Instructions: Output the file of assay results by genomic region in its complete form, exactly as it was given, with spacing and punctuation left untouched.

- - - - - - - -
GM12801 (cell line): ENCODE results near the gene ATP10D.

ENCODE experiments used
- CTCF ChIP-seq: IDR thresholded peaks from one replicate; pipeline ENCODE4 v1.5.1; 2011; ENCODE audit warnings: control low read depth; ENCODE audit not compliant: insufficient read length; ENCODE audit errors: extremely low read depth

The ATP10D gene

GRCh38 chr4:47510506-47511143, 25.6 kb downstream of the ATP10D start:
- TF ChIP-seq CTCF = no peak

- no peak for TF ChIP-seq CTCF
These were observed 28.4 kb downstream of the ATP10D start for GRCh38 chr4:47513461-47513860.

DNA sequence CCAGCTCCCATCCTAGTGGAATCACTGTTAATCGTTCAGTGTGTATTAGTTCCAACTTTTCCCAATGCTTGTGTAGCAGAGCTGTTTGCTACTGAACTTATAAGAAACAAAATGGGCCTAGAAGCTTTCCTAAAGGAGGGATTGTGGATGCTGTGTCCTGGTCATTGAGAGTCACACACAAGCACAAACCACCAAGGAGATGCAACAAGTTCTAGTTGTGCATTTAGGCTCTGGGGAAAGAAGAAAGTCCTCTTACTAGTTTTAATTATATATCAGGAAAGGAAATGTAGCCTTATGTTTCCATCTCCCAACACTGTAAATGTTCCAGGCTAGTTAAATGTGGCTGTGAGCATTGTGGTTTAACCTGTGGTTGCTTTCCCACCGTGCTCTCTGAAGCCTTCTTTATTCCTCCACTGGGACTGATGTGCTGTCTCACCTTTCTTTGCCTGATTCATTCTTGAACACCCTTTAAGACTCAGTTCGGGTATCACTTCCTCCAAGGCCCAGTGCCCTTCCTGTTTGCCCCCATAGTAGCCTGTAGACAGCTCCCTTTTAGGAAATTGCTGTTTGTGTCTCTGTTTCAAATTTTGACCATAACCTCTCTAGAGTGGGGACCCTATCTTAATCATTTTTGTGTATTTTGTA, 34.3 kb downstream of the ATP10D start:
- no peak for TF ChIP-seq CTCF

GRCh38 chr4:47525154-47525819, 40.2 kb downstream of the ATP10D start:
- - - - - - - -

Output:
GM12801 (cell line): ENCODE results near the gene ATP10D.

ENCODE experiments used
- CTCF ChIP-seq: IDR thresholded peaks from one replicate; pipeline ENCODE4 v1.5.1; 2011; ENCODE audit warnings: control low read depth; ENCODE audit not compliant: insufficient read length; ENCODE audit errors: extremely low read depth

The ATP10D gene

GRCh38 chr4:47510506-47511143, 25.6 kb downstream of the ATP10D start:
- TF ChIP-seq CTCF = no peak

- no peak for TF ChIP-seq CTCF
These were observed 28.4 kb downstream of the ATP10D start for GRCh38 chr4:47513461-47513860.

DNA sequence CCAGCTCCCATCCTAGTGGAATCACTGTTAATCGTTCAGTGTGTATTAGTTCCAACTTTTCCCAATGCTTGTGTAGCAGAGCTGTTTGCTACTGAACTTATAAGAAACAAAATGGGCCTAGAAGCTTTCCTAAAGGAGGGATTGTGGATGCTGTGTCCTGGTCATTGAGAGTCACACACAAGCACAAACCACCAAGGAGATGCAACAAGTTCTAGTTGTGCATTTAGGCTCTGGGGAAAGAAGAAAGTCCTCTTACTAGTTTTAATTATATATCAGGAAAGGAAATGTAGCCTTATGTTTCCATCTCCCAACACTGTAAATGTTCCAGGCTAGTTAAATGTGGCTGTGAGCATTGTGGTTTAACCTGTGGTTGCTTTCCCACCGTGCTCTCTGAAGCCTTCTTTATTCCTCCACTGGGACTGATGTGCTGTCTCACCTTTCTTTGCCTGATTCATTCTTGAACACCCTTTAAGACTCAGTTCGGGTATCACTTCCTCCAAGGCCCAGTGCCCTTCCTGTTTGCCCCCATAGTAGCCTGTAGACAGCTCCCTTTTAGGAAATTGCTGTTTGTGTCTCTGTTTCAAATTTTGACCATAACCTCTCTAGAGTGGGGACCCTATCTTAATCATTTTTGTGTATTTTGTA, 34.3 kb downstream of the ATP10D start:
- no peak for TF ChIP-seq CTCF

GRCh38 chr4:47525154-47525819, 40.2 kb downstream of the ATP10D start: